Five Pillars of a great CMS

As an online marketer, I used to work in different environments, but since joining Foliovision, I spend virtually all my time on our clients’ content management systems. Some days ago, I logged into a completely different CMS after a long time. It didn’t look bad at first glance, but spending just a few minutes working with this interface was enough to see the striking difference between this CMS and our own; this one was really medieval! I am a marketer, certainly not a hard-boiled developer, and for the first time, I’ve summarized my thoughts about what makes a good CMS. These are the pillars of success but also the risks involved.

I. Low initial costs

This means open source, choosing from the three respective candidates (here we explain why we chose Wordpress out of these three). There is a crowdsource counting dozens of millions of people who develop, test, rate, and upgrade several open source CMSs. You can’t beat this crowd with your team. Spending weeks developing your own or buying some obscure CMS from another company means you’ve wasted money form the beginning.

RISK: Some open source projects serve for years with the same or even increasing quality. Unfortunately, some start to slide backward as the time passes, and you have to leave the sinking ship at the right moment.

II. For all clients and purposes

Of course, you have to add “within the range of what CMS should provide.” There is nothing worse than getting your first BIG client and then realizing that the wooden legs of your CMS can’t accomodate your vision. Our example: we need to serve both a local Toronto realtor and a major Canadian insurance broker with different traffic, database requirements, and marketing strategies — not an easy task if you’re not prepared for it.

RISK: Don’t try to create a “one to rule them all” solution. You always need to get your (programmers’) hands dirty to fit the solution for your client.

III. Flexible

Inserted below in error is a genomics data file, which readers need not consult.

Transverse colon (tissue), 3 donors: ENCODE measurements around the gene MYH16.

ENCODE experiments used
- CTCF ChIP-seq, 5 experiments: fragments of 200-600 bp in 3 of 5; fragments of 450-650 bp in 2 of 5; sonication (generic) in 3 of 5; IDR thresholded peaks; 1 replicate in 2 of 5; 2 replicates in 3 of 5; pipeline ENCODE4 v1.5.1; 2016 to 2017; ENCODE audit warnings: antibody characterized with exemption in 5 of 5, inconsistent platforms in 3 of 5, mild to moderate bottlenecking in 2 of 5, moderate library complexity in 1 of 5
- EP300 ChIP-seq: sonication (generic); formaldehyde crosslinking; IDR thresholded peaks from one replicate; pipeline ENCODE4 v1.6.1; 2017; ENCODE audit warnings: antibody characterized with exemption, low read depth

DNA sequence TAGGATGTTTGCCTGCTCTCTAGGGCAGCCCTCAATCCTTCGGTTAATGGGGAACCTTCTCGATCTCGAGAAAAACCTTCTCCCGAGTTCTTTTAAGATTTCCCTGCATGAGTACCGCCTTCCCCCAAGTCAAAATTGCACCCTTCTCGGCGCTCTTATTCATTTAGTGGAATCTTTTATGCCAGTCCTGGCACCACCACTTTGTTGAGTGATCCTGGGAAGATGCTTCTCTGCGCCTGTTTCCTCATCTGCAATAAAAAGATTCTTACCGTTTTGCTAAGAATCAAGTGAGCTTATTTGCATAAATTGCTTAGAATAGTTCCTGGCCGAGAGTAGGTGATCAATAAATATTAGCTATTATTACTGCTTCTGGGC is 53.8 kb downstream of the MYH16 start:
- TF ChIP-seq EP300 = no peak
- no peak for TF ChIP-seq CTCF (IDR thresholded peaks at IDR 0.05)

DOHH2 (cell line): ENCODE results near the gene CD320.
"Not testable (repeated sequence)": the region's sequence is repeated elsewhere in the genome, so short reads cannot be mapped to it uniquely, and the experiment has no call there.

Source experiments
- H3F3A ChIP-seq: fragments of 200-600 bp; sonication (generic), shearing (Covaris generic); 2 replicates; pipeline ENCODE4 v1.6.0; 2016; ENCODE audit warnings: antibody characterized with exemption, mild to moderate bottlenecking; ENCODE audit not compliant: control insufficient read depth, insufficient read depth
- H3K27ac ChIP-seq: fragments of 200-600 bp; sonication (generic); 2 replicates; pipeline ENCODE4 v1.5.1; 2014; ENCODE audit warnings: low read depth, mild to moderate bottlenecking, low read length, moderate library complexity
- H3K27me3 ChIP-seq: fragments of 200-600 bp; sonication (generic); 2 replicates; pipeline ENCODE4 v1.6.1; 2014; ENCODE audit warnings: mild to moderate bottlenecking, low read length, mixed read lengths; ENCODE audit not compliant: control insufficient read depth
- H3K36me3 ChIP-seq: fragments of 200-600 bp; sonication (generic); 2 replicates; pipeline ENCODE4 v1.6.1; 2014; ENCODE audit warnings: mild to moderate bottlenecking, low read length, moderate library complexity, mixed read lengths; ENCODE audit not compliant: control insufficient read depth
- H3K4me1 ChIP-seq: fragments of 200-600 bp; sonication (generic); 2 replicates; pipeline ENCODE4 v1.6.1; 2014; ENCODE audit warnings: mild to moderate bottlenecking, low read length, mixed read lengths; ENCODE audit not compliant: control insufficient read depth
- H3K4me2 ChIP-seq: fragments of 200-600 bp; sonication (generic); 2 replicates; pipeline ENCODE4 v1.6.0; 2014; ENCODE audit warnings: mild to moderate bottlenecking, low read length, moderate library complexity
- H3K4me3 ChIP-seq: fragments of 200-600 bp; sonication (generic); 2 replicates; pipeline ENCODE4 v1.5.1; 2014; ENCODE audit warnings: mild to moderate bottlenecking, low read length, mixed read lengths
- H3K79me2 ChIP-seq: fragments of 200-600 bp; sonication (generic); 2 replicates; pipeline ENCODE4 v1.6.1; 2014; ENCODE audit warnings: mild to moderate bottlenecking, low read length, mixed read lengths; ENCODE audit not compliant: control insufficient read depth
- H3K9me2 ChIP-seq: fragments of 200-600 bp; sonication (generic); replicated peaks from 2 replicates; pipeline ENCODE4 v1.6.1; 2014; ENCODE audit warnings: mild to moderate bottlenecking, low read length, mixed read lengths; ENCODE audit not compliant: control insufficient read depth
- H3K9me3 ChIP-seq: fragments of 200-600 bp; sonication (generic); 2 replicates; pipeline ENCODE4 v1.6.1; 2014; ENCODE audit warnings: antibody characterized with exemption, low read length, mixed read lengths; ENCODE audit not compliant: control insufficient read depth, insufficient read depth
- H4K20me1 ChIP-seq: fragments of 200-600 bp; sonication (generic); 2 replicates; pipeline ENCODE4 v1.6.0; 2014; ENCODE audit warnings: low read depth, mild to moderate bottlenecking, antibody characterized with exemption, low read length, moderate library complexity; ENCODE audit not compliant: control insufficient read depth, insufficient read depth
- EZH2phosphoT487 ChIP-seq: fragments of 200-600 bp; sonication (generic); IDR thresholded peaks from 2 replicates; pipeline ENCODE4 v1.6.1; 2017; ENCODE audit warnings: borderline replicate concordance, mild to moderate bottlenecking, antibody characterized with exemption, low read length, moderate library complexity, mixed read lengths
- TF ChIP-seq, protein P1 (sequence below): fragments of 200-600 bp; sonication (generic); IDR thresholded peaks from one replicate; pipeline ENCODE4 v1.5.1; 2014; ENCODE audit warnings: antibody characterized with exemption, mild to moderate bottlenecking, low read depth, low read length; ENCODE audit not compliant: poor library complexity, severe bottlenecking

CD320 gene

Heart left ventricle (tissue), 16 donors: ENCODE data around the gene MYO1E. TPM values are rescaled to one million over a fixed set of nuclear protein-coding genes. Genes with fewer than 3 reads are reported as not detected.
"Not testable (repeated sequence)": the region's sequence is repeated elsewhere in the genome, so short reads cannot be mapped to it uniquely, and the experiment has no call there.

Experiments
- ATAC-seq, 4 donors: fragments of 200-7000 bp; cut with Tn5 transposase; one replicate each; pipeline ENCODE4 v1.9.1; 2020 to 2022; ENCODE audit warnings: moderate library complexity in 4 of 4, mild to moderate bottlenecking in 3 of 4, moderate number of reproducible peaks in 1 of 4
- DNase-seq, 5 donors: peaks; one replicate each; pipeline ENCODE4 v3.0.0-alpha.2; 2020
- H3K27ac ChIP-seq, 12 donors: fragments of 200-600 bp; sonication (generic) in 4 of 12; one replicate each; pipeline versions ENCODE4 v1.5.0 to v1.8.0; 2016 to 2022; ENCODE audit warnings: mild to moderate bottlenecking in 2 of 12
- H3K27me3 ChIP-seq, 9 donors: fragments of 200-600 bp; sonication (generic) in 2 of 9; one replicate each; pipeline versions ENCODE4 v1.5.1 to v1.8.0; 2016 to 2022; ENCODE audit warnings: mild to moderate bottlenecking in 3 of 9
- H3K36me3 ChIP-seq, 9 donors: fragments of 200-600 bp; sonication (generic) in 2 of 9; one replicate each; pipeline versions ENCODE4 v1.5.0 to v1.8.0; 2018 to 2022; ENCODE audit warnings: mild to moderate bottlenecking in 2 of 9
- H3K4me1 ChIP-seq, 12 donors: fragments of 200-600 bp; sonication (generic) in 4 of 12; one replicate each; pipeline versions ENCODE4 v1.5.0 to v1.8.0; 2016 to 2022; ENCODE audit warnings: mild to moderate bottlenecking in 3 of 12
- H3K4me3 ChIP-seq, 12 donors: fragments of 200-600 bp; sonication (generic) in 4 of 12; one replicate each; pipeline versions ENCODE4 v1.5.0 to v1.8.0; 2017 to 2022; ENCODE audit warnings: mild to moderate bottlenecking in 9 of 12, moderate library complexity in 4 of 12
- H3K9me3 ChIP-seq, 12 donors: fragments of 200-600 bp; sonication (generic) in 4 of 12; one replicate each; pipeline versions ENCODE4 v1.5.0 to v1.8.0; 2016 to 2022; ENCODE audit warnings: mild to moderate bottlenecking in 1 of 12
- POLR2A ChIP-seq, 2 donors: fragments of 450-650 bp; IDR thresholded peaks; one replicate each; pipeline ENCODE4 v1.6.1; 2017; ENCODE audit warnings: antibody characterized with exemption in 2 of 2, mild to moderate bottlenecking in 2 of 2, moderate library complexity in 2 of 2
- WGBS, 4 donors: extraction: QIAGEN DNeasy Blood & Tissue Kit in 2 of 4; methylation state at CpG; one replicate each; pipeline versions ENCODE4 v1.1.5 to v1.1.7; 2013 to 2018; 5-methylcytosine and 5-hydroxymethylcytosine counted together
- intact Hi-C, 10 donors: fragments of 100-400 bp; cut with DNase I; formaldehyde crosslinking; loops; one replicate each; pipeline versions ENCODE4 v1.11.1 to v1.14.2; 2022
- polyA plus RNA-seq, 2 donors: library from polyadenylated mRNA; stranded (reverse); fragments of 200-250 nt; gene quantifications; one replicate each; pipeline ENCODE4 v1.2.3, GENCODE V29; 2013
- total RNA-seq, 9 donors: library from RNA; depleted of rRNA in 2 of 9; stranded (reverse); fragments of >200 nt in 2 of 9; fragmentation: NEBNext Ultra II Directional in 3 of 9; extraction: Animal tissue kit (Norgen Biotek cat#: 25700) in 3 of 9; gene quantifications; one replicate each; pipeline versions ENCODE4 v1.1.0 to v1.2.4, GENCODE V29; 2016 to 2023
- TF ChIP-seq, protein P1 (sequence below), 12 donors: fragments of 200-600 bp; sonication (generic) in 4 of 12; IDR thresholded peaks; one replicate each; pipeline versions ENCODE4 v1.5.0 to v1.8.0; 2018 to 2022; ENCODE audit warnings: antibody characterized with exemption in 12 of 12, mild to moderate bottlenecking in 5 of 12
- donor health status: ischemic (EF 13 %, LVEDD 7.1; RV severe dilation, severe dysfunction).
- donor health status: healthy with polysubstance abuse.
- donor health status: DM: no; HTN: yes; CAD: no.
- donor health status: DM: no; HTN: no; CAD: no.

The Web changes faster than Lady Gaga’s outfit. You have to react in a timely manner if you want to stay on top. A good CMS makes it easier for your tech team to implement the latest fashion trends (like this rel-author hack).

RISK: Security. Let’s be honest, this is one of the problems of open source CMS solutions from crowdsourcing, but it’s only a problem when you’re too reckless.

IV. Good-looking and user friendly

A good-looking site attracts business; no doubt about it. Your design team can do the job and create a piece of art, but don’t forget its CMS. Someone will be adding text, pictures, and videos constantly. Without robust type and media solutions, the site will turn into a mess. This goes hand in hand with an intuitive and simple user interface.

RISK: Avoid being flooded by support requests from clients who’ve clicked a link you shouldn’t have given them. There are games if they want to play.


So, you have a bulletproof site, running like a Swiss clock, looking great, that is pleasure to use both for admins and visitors. However, there are no visitors. Even after all these years, SEO is viewed as an obscure black magic by many clients, developers, and boards and business owners. It doesn’t change the fact that moving one step up the Google ladder could mean new business worth millions. We’re now in the year 2012, and you have to wonder sometimes how many sites still ignore the absolute onsite SEO basics.

RISK: Don’t get comforted by your initial SEO success. Google’s algorithm changes every once in a while and the effect of your innovative solution could vanish. Good content is what counts at the end of the day.